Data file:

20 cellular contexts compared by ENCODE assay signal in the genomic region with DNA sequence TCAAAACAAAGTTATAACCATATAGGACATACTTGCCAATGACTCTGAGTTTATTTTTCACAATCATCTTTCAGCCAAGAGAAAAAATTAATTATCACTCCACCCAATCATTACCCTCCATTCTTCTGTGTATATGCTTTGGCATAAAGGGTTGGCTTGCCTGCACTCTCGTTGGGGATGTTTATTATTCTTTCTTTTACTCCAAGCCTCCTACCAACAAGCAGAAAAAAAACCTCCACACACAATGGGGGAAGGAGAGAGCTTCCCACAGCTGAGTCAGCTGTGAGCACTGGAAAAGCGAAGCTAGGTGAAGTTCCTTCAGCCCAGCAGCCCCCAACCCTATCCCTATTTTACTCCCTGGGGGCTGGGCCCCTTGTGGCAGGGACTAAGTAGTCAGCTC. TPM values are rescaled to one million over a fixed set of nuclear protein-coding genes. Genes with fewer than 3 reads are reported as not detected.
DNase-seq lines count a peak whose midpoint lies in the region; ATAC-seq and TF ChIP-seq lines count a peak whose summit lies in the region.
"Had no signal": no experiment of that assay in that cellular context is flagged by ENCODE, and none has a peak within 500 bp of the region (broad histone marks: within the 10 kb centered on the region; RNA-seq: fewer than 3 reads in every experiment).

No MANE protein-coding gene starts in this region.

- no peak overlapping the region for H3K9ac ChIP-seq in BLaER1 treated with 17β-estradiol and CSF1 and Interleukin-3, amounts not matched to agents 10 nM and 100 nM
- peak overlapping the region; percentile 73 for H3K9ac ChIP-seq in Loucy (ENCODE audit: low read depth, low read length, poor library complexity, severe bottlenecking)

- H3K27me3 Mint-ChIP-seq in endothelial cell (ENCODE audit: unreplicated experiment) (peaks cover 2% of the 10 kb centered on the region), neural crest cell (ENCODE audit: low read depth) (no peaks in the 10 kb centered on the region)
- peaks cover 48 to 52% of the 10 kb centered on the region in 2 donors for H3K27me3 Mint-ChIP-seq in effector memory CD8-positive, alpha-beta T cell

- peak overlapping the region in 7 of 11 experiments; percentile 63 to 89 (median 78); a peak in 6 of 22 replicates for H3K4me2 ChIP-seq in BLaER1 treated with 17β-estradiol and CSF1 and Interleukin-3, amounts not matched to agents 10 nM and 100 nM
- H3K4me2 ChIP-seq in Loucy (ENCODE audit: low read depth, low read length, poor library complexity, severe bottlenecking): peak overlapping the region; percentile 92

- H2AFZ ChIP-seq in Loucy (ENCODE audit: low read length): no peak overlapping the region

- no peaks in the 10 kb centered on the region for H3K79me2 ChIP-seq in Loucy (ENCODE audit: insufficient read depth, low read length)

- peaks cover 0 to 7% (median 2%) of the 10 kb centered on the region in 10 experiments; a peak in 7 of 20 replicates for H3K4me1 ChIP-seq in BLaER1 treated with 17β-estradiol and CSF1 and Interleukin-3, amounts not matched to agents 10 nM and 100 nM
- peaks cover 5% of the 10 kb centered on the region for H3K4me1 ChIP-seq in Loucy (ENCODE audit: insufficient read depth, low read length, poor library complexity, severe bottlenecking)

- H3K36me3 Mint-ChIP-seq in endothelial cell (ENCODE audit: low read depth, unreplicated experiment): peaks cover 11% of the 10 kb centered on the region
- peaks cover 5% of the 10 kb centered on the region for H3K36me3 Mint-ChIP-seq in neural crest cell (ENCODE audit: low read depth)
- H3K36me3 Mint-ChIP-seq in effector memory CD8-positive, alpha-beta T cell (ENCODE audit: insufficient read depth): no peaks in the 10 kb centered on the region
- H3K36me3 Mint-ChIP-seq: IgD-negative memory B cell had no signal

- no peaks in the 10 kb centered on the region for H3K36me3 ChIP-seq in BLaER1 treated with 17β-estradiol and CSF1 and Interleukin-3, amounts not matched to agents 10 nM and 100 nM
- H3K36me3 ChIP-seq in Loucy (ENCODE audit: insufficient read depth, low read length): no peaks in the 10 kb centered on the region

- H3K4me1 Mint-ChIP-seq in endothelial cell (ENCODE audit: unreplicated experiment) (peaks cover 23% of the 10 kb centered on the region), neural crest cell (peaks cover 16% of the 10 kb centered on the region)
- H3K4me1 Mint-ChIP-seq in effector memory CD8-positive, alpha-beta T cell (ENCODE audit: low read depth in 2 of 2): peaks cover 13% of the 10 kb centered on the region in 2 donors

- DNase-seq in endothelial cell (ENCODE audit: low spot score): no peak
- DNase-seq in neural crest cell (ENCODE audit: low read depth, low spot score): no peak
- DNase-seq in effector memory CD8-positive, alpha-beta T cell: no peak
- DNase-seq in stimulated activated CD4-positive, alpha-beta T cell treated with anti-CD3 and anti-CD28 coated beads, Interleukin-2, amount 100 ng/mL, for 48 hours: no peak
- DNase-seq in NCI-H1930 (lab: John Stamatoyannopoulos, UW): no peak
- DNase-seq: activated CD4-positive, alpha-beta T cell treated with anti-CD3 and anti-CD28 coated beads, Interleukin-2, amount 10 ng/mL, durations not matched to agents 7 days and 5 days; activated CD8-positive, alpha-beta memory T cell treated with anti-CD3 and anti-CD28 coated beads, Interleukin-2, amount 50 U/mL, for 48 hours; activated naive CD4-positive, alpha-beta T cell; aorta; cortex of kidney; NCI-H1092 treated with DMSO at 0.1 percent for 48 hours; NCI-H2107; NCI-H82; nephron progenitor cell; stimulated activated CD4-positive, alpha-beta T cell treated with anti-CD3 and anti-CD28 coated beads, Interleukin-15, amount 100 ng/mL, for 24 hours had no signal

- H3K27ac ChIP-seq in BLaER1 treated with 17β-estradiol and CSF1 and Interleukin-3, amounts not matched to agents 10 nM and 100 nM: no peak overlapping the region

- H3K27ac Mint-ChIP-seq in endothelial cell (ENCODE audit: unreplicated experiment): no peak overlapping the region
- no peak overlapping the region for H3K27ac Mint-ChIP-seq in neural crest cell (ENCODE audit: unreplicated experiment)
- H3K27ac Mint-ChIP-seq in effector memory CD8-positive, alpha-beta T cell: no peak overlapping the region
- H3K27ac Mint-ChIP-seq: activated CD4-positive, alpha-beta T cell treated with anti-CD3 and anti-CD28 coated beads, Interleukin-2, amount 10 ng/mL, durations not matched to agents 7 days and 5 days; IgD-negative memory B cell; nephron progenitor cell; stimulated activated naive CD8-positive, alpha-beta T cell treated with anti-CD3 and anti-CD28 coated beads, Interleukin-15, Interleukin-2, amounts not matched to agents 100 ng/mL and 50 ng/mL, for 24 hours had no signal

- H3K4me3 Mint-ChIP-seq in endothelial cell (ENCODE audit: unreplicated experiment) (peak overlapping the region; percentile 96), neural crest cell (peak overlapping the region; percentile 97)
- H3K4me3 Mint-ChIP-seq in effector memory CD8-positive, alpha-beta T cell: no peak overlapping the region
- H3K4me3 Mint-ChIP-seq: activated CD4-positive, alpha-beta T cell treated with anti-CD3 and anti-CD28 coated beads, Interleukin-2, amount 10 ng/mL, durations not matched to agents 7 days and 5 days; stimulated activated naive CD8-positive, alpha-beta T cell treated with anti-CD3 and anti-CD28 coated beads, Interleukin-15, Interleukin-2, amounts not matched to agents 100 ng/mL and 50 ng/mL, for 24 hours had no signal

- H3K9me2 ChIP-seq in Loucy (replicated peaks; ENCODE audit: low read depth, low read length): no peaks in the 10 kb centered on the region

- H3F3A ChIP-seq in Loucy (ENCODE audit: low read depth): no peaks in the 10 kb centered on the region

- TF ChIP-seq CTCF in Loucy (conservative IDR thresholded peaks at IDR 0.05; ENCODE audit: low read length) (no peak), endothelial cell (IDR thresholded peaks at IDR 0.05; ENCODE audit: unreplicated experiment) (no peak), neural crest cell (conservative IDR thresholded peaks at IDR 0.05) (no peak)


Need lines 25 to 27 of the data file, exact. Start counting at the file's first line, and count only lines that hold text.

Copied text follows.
- DNase-seq in effector memory CD8-positive, alpha-beta T cell: no peak
- DNase-seq in stimulated activated CD4-positive, alpha-beta T cell treated with anti-CD3 and anti-CD28 coated beads, Interleukin-2, amount 100 ng/mL, for 48 hours: no peak
- DNase-seq in NCI-H1930 (lab: John Stamatoyannopoulos, UW): no peak